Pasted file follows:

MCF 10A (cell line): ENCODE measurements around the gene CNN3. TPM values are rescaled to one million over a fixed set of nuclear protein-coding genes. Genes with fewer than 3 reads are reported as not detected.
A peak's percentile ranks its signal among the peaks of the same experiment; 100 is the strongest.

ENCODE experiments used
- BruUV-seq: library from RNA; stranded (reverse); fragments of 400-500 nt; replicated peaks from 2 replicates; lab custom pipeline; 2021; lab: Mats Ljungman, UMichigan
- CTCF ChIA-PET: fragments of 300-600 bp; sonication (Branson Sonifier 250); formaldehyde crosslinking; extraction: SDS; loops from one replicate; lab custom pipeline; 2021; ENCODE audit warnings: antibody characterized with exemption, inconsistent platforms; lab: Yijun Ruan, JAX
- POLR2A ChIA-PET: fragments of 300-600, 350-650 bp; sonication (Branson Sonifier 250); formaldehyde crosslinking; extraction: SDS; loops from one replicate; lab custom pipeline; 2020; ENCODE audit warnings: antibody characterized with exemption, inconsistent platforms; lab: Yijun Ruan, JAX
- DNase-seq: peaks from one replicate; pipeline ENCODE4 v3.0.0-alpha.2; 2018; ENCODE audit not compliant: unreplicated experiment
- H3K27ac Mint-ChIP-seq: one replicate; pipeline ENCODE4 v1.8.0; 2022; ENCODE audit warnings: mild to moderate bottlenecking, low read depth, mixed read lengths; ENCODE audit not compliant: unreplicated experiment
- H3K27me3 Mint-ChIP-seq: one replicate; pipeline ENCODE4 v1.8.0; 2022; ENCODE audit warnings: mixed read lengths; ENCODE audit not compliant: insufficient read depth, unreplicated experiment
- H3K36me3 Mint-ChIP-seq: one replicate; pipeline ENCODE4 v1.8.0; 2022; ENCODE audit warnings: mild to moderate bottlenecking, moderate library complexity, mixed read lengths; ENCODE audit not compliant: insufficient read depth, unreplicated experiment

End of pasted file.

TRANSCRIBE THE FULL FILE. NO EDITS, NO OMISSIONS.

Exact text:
MCF 10A (cell line): ENCODE measurements around the gene CNN3. TPM values are rescaled to one million over a fixed set of nuclear protein-coding genes. Genes with fewer than 3 reads are reported as not detected.
A peak's percentile ranks its signal among the peaks of the same experiment; 100 is the strongest.

ENCODE experiments used
- BruUV-seq: library from RNA; stranded (reverse); fragments of 400-500 nt; replicated peaks from 2 replicates; lab custom pipeline; 2021; lab: Mats Ljungman, UMichigan
- CTCF ChIA-PET: fragments of 300-600 bp; sonication (Branson Sonifier 250); formaldehyde crosslinking; extraction: SDS; loops from one replicate; lab custom pipeline; 2021; ENCODE audit warnings: antibody characterized with exemption, inconsistent platforms; lab: Yijun Ruan, JAX
- POLR2A ChIA-PET: fragments of 300-600, 350-650 bp; sonication (Branson Sonifier 250); formaldehyde crosslinking; extraction: SDS; loops from one replicate; lab custom pipeline; 2020; ENCODE audit warnings: antibody characterized with exemption, inconsistent platforms; lab: Yijun Ruan, JAX
- DNase-seq: peaks from one replicate; pipeline ENCODE4 v3.0.0-alpha.2; 2018; ENCODE audit not compliant: unreplicated experiment
- H3K27ac Mint-ChIP-seq: one replicate; pipeline ENCODE4 v1.8.0; 2022; ENCODE audit warnings: mild to moderate bottlenecking, low read depth, mixed read lengths; ENCODE audit not compliant: unreplicated experiment
- H3K27me3 Mint-ChIP-seq: one replicate; pipeline ENCODE4 v1.8.0; 2022; ENCODE audit warnings: mixed read lengths; ENCODE audit not compliant: insufficient read depth, unreplicated experiment
- H3K36me3 Mint-ChIP-seq: one replicate; pipeline ENCODE4 v1.8.0; 2022; ENCODE audit warnings: mild to moderate bottlenecking, moderate library complexity, mixed read lengths; ENCODE audit not compliant: insufficient read depth, unreplicated experiment